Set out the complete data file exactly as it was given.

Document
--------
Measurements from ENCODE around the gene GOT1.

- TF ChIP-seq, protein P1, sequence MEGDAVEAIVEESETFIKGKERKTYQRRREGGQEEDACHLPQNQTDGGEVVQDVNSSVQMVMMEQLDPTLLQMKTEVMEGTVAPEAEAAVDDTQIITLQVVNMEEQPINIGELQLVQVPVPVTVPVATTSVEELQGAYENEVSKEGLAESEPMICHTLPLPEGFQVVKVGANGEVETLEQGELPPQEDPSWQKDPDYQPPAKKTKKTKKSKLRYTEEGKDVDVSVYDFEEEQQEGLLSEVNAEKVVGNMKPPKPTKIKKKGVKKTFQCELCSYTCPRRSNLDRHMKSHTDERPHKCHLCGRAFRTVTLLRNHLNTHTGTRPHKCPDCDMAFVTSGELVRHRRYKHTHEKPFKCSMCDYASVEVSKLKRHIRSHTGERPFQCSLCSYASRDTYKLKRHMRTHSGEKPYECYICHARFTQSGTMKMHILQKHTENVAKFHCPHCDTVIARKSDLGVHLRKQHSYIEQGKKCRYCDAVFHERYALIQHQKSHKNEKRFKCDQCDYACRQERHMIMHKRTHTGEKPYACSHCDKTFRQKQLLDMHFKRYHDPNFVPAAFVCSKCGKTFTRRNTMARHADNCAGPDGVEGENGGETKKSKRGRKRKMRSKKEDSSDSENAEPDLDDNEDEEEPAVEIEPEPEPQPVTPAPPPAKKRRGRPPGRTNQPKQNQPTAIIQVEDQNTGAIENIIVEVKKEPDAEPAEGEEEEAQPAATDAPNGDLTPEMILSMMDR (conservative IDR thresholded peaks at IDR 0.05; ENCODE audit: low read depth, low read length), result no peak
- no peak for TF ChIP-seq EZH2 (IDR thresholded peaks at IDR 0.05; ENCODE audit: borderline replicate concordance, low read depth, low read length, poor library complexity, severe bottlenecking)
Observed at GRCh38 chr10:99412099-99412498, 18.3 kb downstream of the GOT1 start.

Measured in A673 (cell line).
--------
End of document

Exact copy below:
Measurements from ENCODE around the gene GOT1.

- TF ChIP-seq, protein P1, sequence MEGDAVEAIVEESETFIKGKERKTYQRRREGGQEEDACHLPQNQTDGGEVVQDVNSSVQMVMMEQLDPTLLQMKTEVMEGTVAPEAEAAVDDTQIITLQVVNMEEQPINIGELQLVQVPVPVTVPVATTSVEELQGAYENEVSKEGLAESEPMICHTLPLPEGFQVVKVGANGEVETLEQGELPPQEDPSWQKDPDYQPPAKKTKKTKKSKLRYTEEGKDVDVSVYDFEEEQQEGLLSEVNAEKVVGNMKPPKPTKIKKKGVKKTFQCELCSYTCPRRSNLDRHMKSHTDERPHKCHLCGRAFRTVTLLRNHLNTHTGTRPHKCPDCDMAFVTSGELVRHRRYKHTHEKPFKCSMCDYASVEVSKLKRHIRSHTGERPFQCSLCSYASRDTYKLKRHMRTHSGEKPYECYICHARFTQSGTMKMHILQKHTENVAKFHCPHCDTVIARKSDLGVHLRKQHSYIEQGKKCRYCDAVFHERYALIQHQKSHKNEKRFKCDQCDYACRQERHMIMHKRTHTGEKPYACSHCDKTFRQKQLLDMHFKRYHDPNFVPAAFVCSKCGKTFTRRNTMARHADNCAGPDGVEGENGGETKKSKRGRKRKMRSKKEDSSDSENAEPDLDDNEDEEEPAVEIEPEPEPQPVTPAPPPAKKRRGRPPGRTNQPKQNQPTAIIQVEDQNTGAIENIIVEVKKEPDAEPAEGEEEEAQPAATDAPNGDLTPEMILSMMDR (conservative IDR thresholded peaks at IDR 0.05; ENCODE audit: low read depth, low read length), result no peak
- no peak for TF ChIP-seq EZH2 (IDR thresholded peaks at IDR 0.05; ENCODE audit: borderline replicate concordance, low read depth, low read length, poor library complexity, severe bottlenecking)
Observed at GRCh38 chr10:99412099-99412498, 18.3 kb downstream of the GOT1 start.

Measured in A673 (cell line).